Stefanie Giudice, preservation team: Archaeologists must "avoid breaking something by mistake"
24 August, AD79. The day one volcanic mountain came to life and two cities met their deaths.
Pompeii and the nearby settlement of Herculaneum were consumed by a mixture of heat, falling pumice stone and ash.
Mount Vesuvius, about 9km (5.5 miles) away, had exploded, sending a mass of volcanic debris high into the air, which then landed like a military bombardment on the citizens of the two cities below.
Estimates of deaths in both places range from between 10,000 and 25,000.
In Pompeii, the effects of the cataclysm were especially vivid, leaving as they did a city almost frozen at the moment of its expiration.
So fast and vast was the tonnage of volcanic rock and dust dumped on its residents and livestock that many were killed on the spot.
It is these emblematic "figures" of Pompeii that are now the subject of an extraordinary new exhibition.
They are the skeletal remains of the victims that have been preserved under a thin veneer of plaster, to give them their life form.
A third of the area at Pompeii remains to be excavated
"Until now, these figures have been dispersed around Pompeii itself, or to other museums around the world," says Grete Stefani, the organiser of the exhibition at the nearby Antiquarium de Boscoreale, a five-minute drive from Pompeii.
"They've never been seen together."
The process of unearthing the bones and preserving them in plaster has gone on since the 19th Century, when archaeologists really began the work of prising out Pompeii's buried existence.
One of the exhibits shows a figure, probably a man, clasping a step.
Another shows a man with his arm over his mouth, most likely trying to hold back the choking dust.
A third shows a family, their arms raised, as though trying to fend off the calamity that was engulfing them.
The figures are exactly how the archaeologists found them buried in the layers of ash.
Once discovered, the cavity containing the skeleton is filled with a liquid plaster mixture.
After 48 hours the plaster hardens and the life-like figure can be lifted out.
Among the exhibits is the contorted figure of a dog
Not even the animals had the speed to escape.
The exhibition includes a pig and alongside a dog, his four legs contorted together to form one point and his mouth open.
You can see a tooth and a collar, and even make out the lines of his fur.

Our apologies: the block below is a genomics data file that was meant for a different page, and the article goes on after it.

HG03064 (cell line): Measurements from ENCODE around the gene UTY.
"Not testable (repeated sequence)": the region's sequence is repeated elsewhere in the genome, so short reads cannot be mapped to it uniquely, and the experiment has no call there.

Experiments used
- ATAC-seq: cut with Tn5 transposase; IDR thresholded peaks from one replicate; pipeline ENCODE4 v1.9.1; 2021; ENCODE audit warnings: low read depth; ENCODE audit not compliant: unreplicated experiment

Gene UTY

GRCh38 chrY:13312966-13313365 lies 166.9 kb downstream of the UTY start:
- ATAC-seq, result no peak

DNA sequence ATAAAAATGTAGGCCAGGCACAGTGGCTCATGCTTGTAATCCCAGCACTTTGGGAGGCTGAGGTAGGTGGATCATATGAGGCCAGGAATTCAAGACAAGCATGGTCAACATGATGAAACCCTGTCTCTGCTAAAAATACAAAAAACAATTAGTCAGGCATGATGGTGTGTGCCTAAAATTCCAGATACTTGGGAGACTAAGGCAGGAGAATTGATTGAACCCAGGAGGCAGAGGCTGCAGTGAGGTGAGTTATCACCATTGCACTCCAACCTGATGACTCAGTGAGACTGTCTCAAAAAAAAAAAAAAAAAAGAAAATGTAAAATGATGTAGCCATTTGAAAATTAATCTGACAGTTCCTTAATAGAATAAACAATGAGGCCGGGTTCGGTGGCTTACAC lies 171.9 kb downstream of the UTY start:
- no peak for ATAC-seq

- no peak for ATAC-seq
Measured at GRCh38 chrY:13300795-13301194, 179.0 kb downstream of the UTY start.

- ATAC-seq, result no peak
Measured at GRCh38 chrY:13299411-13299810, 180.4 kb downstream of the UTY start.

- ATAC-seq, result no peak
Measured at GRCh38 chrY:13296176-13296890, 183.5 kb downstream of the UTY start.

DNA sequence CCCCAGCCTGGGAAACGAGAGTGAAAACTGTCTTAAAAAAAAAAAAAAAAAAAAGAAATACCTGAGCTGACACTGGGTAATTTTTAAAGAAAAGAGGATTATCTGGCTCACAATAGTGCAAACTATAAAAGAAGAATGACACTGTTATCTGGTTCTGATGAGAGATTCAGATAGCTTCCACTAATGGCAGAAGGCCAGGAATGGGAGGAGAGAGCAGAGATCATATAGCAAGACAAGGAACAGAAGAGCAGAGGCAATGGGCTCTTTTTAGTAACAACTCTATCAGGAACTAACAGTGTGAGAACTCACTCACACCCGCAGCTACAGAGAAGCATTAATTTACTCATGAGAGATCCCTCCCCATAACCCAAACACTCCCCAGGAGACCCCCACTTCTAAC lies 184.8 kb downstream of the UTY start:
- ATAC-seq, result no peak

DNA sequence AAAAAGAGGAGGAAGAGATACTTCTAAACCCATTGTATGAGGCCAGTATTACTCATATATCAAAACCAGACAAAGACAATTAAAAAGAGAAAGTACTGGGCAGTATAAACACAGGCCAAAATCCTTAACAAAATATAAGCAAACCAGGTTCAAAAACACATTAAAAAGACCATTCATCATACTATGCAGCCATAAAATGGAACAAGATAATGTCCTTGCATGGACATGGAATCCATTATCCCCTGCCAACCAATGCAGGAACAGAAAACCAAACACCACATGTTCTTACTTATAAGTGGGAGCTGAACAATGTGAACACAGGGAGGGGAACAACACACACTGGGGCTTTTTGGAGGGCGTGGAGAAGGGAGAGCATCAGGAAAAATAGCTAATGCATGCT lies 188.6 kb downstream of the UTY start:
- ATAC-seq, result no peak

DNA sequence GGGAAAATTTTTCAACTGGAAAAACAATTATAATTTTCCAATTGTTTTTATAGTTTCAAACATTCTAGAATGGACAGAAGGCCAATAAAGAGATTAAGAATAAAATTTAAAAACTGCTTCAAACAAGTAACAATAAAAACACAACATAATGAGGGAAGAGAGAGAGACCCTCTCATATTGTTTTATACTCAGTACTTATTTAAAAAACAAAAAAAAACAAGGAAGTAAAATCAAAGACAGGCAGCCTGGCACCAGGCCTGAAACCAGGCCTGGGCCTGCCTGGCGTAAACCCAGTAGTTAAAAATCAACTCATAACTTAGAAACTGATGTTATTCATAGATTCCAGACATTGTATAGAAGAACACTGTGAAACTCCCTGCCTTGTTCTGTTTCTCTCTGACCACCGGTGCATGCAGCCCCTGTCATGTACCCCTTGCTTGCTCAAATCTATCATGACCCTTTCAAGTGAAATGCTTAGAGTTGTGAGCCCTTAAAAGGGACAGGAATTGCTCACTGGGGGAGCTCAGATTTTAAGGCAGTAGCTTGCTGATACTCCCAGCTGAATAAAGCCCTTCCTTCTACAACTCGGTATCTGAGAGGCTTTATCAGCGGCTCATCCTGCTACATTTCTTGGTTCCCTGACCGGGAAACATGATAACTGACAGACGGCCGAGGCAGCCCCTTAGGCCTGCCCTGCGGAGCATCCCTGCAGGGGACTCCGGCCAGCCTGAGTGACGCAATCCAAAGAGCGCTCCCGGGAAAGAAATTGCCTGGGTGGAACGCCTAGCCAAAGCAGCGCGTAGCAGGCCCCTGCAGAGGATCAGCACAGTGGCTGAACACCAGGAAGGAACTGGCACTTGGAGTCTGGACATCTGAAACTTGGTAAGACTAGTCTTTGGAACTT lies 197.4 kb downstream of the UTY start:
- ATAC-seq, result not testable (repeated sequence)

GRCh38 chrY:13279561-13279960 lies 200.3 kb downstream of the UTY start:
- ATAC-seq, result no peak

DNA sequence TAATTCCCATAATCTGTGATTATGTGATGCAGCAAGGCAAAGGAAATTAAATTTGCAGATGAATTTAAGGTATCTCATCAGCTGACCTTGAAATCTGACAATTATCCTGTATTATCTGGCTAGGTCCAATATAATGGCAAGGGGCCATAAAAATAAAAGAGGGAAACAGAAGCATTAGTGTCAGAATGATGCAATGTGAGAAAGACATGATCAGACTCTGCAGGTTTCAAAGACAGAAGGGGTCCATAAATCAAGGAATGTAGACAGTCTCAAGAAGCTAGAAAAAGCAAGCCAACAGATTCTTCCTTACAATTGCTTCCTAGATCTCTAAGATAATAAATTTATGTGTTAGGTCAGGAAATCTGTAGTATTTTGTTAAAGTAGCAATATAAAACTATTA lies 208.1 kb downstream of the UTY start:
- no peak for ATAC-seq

"The detail of the figures is remarkable" says Mrs Stefani. "They have been preserved at the very second of their death."
On another figure you can make out the creases of a scarf they were wearing as they struggled to breathe.
One of the saddest is the figure of a child.
The exhibition reflects the merciless, indiscriminate nature of the volcanic eruption.
The authorities decided to mount the displays partly because of the ignorance surrounding the figures.
"Many visitors to Pompeii thought they were sculptures, the work of artists," says Mrs Stefani. "But they are the remains of real people".
The work of preservation falls to Pompeii's workshop of experts.
Set in a former villa in the city, the team prepare the plaster mixture.
Too thin and it would not be strong enough to support the skeletal frame, too thick and it would obliterate the detail of the person or animal being covered.
Preparing the plaster is a delicate operation
"It is a very delicate operation," says Stefania Giudice, one of the preservers working here.
"The bones are very brittle, so when we pour in the plaster we have to be very careful, otherwise we might damage the remains and they would be lost to us forever."
A little more than 100 figures have been preserved in plaster, though not all are on show at the exhibition.
That is out of a total of about 1,150 bodies that have been discovered in Pompeii.
Some are not suitable to be covered as they have already been damaged, either by the debris of the volcano, or when they were unearthed.
As a third of Pompeii has yet to be excavated, more human and animal remains could be found.
Where possible these, too, will be treated with the plaster, removed and preserved.
To preservers like Ms Giudice, it is more than just a job.
"It can be very moving handling these remains when we apply the plaster," she says.
"Even though it happened 2,000 years ago, it could be a boy, a mother or a family. It's human archaeology, not just archaeology."
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